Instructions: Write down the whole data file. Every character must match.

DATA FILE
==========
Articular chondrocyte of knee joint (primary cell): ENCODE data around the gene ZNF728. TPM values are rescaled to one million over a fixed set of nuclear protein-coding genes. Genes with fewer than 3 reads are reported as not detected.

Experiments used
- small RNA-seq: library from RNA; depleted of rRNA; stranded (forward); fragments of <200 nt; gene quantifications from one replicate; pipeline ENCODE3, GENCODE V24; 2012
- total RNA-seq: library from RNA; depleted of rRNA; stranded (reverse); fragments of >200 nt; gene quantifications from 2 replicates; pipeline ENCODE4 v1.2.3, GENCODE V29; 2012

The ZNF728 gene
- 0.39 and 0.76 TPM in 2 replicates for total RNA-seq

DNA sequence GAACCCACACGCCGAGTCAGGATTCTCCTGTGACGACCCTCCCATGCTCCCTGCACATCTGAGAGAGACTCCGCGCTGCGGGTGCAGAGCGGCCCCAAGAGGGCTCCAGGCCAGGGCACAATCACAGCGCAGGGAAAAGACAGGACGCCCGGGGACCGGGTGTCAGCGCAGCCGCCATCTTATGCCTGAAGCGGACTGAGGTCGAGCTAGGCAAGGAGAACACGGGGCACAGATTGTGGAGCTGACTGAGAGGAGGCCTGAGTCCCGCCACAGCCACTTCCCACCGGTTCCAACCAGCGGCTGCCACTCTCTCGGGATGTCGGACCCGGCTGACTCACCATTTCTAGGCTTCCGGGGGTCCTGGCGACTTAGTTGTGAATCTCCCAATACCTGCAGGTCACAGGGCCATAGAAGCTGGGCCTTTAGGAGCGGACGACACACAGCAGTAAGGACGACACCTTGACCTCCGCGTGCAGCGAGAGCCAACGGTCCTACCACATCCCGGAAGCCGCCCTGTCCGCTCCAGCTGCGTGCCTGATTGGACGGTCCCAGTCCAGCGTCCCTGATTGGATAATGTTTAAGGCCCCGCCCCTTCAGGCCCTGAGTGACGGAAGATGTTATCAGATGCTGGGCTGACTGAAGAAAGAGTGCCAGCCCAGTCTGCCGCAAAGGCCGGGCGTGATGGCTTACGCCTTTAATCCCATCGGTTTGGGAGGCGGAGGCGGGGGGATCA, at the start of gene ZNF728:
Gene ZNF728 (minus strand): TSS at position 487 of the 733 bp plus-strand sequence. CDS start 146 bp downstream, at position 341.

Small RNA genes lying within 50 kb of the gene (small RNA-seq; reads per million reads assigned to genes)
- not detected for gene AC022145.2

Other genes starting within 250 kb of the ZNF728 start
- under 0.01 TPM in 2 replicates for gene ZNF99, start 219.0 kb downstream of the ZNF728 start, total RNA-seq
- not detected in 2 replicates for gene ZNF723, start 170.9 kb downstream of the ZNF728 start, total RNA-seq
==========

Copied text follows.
Articular chondrocyte of knee joint (primary cell): ENCODE data around the gene ZNF728. TPM values are rescaled to one million over a fixed set of nuclear protein-coding genes. Genes with fewer than 3 reads are reported as not detected.

Experiments used
- small RNA-seq: library from RNA; depleted of rRNA; stranded (forward); fragments of <200 nt; gene quantifications from one replicate; pipeline ENCODE3, GENCODE V24; 2012
- total RNA-seq: library from RNA; depleted of rRNA; stranded (reverse); fragments of >200 nt; gene quantifications from 2 replicates; pipeline ENCODE4 v1.2.3, GENCODE V29; 2012

The ZNF728 gene
- 0.39 and 0.76 TPM in 2 replicates for total RNA-seq

DNA sequence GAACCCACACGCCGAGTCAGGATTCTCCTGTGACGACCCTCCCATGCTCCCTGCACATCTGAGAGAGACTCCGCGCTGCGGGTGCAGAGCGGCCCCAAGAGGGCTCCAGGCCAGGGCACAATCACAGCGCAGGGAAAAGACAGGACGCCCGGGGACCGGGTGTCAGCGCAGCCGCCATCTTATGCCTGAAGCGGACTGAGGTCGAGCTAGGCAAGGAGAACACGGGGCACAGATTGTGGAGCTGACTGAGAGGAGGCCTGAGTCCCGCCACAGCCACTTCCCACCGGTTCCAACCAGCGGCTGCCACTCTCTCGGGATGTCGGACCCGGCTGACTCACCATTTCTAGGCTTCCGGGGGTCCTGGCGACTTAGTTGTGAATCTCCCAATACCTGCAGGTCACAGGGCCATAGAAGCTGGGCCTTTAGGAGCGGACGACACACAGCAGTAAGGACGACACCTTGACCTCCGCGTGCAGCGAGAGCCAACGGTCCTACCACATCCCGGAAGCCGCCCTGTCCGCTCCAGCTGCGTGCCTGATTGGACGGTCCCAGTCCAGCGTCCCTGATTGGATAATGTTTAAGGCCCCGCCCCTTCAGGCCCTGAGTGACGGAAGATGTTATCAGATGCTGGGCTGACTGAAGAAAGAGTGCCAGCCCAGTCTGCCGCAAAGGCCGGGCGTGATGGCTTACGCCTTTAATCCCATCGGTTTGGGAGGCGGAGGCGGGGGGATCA, at the start of gene ZNF728:
Gene ZNF728 (minus strand): TSS at position 487 of the 733 bp plus-strand sequence. CDS start 146 bp downstream, at position 341.

Small RNA genes lying within 50 kb of the gene (small RNA-seq; reads per million reads assigned to genes)
- not detected for gene AC022145.2

Other genes starting within 250 kb of the ZNF728 start
- under 0.01 TPM in 2 replicates for gene ZNF99, start 219.0 kb downstream of the ZNF728 start, total RNA-seq
- not detected in 2 replicates for gene ZNF723, start 170.9 kb downstream of the ZNF728 start, total RNA-seq